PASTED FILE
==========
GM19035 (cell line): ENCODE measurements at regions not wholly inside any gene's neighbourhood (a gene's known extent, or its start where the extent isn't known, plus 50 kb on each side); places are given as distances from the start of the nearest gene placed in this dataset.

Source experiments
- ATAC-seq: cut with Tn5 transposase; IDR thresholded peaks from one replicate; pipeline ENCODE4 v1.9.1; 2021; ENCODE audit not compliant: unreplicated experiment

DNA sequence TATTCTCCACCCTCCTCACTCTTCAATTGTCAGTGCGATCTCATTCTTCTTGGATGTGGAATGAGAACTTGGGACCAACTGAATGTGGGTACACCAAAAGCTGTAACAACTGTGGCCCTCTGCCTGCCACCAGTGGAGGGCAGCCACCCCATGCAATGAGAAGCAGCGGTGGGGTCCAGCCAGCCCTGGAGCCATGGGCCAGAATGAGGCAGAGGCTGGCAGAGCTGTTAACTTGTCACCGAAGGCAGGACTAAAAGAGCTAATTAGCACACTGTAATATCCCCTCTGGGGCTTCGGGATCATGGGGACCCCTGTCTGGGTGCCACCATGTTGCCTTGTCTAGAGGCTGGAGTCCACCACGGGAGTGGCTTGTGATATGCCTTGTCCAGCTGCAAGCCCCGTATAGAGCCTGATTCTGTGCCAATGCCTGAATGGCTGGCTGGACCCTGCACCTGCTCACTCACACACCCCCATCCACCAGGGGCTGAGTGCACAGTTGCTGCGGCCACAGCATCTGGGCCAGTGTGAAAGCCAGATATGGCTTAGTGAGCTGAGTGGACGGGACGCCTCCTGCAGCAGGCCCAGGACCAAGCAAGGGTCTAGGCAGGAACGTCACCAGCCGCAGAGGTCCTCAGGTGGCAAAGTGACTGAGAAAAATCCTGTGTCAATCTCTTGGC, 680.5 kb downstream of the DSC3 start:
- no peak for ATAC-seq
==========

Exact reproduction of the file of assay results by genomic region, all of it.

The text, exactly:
GM19035 (cell line): ENCODE measurements at regions not wholly inside any gene's neighbourhood (a gene's known extent, or its start where the extent isn't known, plus 50 kb on each side); places are given as distances from the start of the nearest gene placed in this dataset.

Source experiments
- ATAC-seq: cut with Tn5 transposase; IDR thresholded peaks from one replicate; pipeline ENCODE4 v1.9.1; 2021; ENCODE audit not compliant: unreplicated experiment

DNA sequence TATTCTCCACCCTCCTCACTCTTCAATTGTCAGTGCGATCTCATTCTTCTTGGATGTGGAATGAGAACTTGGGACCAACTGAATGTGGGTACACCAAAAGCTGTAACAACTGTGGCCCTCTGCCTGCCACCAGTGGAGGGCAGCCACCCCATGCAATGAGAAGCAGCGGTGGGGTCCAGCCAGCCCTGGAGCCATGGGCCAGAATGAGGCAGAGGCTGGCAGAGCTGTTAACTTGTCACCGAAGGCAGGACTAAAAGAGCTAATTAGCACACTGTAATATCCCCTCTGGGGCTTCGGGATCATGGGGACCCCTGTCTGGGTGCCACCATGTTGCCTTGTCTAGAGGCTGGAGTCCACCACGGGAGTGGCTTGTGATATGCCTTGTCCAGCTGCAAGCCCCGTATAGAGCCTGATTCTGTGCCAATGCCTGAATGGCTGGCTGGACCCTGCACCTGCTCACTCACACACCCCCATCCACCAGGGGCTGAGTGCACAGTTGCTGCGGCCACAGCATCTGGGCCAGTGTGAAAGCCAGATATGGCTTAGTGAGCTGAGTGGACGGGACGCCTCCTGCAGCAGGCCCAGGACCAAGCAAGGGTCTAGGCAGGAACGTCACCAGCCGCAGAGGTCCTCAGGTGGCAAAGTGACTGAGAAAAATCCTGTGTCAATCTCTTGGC, 680.5 kb downstream of the DSC3 start:
- no peak for ATAC-seq